|Title||Icephobic Surfaces Induced by Interfacial Nonfrozen Water|
|Publication Type||Journal Article|
|Year of Publication||2017|
|Authors||Chen D., Gelenter M.D, Hong M., Cohen R.E, McKinley G.H|
|Journal||ACS Applied Materials and Interfaces|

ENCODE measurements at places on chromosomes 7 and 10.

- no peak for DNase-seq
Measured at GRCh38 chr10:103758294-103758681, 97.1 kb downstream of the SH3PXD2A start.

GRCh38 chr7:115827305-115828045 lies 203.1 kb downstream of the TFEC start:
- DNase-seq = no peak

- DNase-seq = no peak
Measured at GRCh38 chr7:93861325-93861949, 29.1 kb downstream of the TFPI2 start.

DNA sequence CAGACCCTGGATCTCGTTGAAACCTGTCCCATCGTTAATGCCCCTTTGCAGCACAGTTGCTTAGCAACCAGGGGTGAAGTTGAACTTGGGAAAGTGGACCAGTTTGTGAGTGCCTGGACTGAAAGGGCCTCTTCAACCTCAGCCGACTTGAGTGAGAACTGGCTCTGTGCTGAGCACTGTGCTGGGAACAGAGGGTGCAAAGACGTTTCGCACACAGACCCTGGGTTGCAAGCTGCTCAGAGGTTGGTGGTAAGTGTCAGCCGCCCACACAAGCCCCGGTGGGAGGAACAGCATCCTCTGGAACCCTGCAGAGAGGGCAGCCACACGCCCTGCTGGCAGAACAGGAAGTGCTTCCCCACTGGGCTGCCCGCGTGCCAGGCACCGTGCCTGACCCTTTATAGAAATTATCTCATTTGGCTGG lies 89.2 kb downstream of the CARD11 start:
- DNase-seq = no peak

It is known that smooth, hydrophobic solid surfaces exhibit low ice adhesion values, which have been shown to approach a lower ice adhesion strength limit (∼150 kPa) defined by the water receding contact angle. To overcome this limit, we have designed self-lubricating icephobic coatings by blending polydimethylsiloxane (PDMS)-poly(ethylene glycol) (PEG) amphiphilic copolymers into a polymer matrix. Such coatings provide low ice adhesion strength values (∼50 kPa) that can substantially reduce the lower bound of the ice adhesion strength achieved previously on smooth, hydrophobic solid surfaces. Different molecular mechanisms are responsible for the low ice adhesion strength attained by these two approaches. For the smooth hydrophobic surfaces, an increased water depletion layer thickness at the interface weakens the van der Waals’ interactions between the ice and the polymeric substrate. For the self-lubricating icephobic coatings, the PEG component of the amphiphilic copolymer is capable of strongly hydrogen bonding with water molecules. The surface hydrogen-bonded water molecules do not freeze, even at substantial levels of subcooling, and therefore serve as a self-lubricating interfacial liquid-like layer that helps to reduce the adhesion strength of ice to the surface. The existence of nonfrozen water molecules at the ice-solid interface is confirmed by solid-state nuclear magnetic resonance (NMR) spectroscopy.